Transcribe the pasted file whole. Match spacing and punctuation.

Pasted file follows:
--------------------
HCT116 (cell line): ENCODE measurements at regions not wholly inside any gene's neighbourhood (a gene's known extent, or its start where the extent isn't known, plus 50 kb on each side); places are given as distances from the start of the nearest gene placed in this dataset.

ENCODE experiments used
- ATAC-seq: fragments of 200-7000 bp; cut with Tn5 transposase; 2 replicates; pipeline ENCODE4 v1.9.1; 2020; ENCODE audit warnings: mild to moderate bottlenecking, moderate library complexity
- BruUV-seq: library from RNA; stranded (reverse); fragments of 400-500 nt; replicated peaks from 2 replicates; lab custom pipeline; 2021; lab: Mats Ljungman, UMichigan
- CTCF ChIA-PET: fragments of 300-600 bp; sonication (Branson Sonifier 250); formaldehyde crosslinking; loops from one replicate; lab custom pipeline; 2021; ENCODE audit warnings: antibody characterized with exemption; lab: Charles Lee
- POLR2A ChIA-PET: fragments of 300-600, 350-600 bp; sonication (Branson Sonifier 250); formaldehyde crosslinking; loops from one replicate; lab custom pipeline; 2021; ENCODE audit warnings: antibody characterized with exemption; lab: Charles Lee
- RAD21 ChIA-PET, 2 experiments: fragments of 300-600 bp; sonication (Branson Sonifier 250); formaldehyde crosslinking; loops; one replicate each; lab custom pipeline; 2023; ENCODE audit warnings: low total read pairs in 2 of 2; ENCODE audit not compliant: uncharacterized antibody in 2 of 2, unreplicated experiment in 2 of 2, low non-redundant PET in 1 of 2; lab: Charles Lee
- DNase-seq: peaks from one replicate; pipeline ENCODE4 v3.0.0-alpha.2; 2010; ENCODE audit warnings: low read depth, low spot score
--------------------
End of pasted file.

HCT116 (cell line): ENCODE measurements at regions not wholly inside any gene's neighbourhood (a gene's known extent, or its start where the extent isn't known, plus 50 kb on each side); places are given as distances from the start of the nearest gene placed in this dataset.

ENCODE experiments used
- ATAC-seq: fragments of 200-7000 bp; cut with Tn5 transposase; 2 replicates; pipeline ENCODE4 v1.9.1; 2020; ENCODE audit warnings: mild to moderate bottlenecking, moderate library complexity
- BruUV-seq: library from RNA; stranded (reverse); fragments of 400-500 nt; replicated peaks from 2 replicates; lab custom pipeline; 2021; lab: Mats Ljungman, UMichigan
- CTCF ChIA-PET: fragments of 300-600 bp; sonication (Branson Sonifier 250); formaldehyde crosslinking; loops from one replicate; lab custom pipeline; 2021; ENCODE audit warnings: antibody characterized with exemption; lab: Charles Lee
- POLR2A ChIA-PET: fragments of 300-600, 350-600 bp; sonication (Branson Sonifier 250); formaldehyde crosslinking; loops from one replicate; lab custom pipeline; 2021; ENCODE audit warnings: antibody characterized with exemption; lab: Charles Lee
- RAD21 ChIA-PET, 2 experiments: fragments of 300-600 bp; sonication (Branson Sonifier 250); formaldehyde crosslinking; loops; one replicate each; lab custom pipeline; 2023; ENCODE audit warnings: low total read pairs in 2 of 2; ENCODE audit not compliant: uncharacterized antibody in 2 of 2, unreplicated experiment in 2 of 2, low non-redundant PET in 1 of 2; lab: Charles Lee
- DNase-seq: peaks from one replicate; pipeline ENCODE4 v3.0.0-alpha.2; 2010; ENCODE audit warnings: low read depth, low spot score